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Vol. 6. Issue 1.
Pages 37-42 (January - February 2010)
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Vol. 6. Issue 1.
Pages 37-42 (January - February 2010)
DOI: 10.1016/S2173-5743(10)70007-1
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Therapeutic strategies in antiphospholipid syndrome
Estrategias terapéuticas en el síndrome antifosfolipídico
Ricard Cervera
Servicio de Enfermedades Autoinmunes, Hospital Clínic, Barcelona, Spain
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The classical clinical picture of the antiphospholipid syndrome (APS) is characterized by venous or arterial thromboses, fetal losses and thrombocytopenia, in the presence of antiphospholipid antibodies (aPL), namely lupus anticoagulant, anticardiolipin antibodies or antibodies directed to various proteins, mainly β2 glycoprotein I, or all three. Apart from being “primary” (without any discernable underlying systemic autoimmune disease), or associated to another disease (usually to systemic lupus erythematosus), it may also occur rapidly over days or weeks when it has been termed “catastrophic” APS. Therapy should not primarily be directed at effectively reducing the aPL levels and the use of immunotherapy (including high dose steroid administration, immunosuppression or plasma exchange) is generally not indicated, unless in the catastrophic APS. Treatment of APS patients should be based on the use of antiaggregant and anticoagulant therapy.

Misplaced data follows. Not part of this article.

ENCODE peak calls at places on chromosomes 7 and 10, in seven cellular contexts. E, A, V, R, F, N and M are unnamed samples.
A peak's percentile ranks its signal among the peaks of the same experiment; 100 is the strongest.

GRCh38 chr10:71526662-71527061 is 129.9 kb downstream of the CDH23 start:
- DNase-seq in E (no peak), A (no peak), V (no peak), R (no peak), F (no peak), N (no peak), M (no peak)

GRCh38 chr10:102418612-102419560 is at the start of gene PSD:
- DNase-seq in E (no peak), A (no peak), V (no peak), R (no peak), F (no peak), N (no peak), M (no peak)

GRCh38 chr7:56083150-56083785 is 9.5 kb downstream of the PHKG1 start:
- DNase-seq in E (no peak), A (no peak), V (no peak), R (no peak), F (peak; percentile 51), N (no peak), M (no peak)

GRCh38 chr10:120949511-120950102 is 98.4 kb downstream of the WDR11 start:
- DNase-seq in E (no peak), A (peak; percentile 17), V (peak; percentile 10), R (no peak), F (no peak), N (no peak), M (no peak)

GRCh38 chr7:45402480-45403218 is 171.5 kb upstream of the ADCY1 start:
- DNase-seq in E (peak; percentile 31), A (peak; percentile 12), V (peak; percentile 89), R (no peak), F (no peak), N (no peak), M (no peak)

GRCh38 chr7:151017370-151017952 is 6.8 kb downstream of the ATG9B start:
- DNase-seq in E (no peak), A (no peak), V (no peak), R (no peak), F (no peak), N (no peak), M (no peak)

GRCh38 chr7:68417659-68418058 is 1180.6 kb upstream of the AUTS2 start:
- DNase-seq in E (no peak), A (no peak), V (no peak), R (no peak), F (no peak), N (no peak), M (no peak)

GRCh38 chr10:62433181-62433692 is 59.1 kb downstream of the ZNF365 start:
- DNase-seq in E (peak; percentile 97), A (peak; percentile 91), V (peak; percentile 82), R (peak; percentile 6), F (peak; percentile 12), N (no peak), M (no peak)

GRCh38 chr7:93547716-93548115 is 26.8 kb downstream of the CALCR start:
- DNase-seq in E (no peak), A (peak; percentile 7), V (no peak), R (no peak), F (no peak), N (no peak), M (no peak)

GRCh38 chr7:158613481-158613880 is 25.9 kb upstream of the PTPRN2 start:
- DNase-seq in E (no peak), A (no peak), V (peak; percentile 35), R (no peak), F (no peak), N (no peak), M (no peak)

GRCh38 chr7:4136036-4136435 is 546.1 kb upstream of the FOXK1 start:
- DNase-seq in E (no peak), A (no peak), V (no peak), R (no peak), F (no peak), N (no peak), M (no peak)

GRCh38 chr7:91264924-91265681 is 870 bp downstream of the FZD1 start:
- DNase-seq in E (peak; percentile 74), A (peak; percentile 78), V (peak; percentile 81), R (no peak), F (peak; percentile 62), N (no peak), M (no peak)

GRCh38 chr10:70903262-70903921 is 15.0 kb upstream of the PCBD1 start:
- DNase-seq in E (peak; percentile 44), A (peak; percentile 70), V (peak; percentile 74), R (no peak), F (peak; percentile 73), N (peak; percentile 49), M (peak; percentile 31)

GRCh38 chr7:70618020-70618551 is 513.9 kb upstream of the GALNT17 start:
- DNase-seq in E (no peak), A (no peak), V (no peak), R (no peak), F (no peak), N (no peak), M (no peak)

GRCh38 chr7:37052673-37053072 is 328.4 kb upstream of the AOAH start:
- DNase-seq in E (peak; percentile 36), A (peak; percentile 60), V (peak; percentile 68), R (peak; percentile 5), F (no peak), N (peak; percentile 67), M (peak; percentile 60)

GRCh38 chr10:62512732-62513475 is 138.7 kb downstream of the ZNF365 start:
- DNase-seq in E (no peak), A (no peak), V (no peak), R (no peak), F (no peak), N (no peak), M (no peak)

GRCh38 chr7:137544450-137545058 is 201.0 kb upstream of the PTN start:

Antiphospholipid syndrome
Antiphospholipid antibodies
Anticardiolipin antibodies
Lupus anticoagulant

El síndrome antifosfolipídico (SAF) se caracteriza por la asociación de los anticuerpos antifosfolipídicos (AAF) con trombosis de repetición, abortos o pérdidas fetales recurrentes y trombocitopenia. Los AAF más estudiados son los anticuerpos anticardiolipina, el anticoagulante lúpico y los anticuerpos anti-β2-glucoproteína I. El SAF puede presentarse de forma aislada, denominándose SAF primario, o bien asociado a otras enfermedades autoinmunes sistémicas, fundamentalmente a lupus eritematoso sistémico. Más recientemente, se ha descrito un subgrupo de SAF en el que los pacientes desarrollan múltiples trombosis durante un corto espacio de tiempo, que se ha denominado SAF catastrófico. Aunque parece clara la asociación entre la presencia de AAF y trombosis, la actitud terapéutica no debe ir dirigida primariamente a la eliminación o a la reducción de los niveles de estos anticuerpos mediante recambios plasmáticos, gammaglobulinas intravenosas o inmunodepresores (excepto en el SAF catastrófico), y a que no existe una clara correlación entre los niveles de los AAF y los episodios trombóticos. El tratamiento de estos pacientes debe basarse en el uso de antiagregantes plaquetarios o anticoagulantes.

Palabras clave:
Síndrome antifosfolipídico
Anticuerpos antifosfolipídicos
Anticuerpos anticardiolipina
Anticoagulante lúpico
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